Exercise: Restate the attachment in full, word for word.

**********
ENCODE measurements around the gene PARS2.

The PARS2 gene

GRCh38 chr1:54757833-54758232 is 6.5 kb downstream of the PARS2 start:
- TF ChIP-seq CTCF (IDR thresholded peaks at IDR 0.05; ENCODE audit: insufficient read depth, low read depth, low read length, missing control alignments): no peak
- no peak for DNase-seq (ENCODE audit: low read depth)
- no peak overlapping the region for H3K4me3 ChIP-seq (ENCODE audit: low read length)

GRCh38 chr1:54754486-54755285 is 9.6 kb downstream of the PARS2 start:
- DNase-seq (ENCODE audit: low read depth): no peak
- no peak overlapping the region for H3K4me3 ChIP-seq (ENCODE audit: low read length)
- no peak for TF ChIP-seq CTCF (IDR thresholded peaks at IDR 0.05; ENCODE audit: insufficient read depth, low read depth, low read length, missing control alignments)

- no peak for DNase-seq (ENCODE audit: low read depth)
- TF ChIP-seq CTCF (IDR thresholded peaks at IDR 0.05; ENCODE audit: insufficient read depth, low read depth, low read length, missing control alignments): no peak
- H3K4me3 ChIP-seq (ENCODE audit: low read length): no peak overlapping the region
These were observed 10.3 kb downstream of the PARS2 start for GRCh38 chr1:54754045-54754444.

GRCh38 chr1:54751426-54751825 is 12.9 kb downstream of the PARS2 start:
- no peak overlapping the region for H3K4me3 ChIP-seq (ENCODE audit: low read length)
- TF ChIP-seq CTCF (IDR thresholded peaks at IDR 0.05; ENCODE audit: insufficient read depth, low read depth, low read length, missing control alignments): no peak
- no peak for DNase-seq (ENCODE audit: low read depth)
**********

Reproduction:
ENCODE measurements around the gene PARS2.

The PARS2 gene

GRCh38 chr1:54757833-54758232 is 6.5 kb downstream of the PARS2 start:
- TF ChIP-seq CTCF (IDR thresholded peaks at IDR 0.05; ENCODE audit: insufficient read depth, low read depth, low read length, missing control alignments): no peak
- no peak for DNase-seq (ENCODE audit: low read depth)
- no peak overlapping the region for H3K4me3 ChIP-seq (ENCODE audit: low read length)

GRCh38 chr1:54754486-54755285 is 9.6 kb downstream of the PARS2 start:
- DNase-seq (ENCODE audit: low read depth): no peak
- no peak overlapping the region for H3K4me3 ChIP-seq (ENCODE audit: low read length)
- no peak for TF ChIP-seq CTCF (IDR thresholded peaks at IDR 0.05; ENCODE audit: insufficient read depth, low read depth, low read length, missing control alignments)

- no peak for DNase-seq (ENCODE audit: low read depth)
- TF ChIP-seq CTCF (IDR thresholded peaks at IDR 0.05; ENCODE audit: insufficient read depth, low read depth, low read length, missing control alignments): no peak
- H3K4me3 ChIP-seq (ENCODE audit: low read length): no peak overlapping the region
These were observed 10.3 kb downstream of the PARS2 start for GRCh38 chr1:54754045-54754444.

GRCh38 chr1:54751426-54751825 is 12.9 kb downstream of the PARS2 start:
- no peak overlapping the region for H3K4me3 ChIP-seq (ENCODE audit: low read length)
- TF ChIP-seq CTCF (IDR thresholded peaks at IDR 0.05; ENCODE audit: insufficient read depth, low read depth, low read length, missing control alignments): no peak
- no peak for DNase-seq (ENCODE audit: low read depth)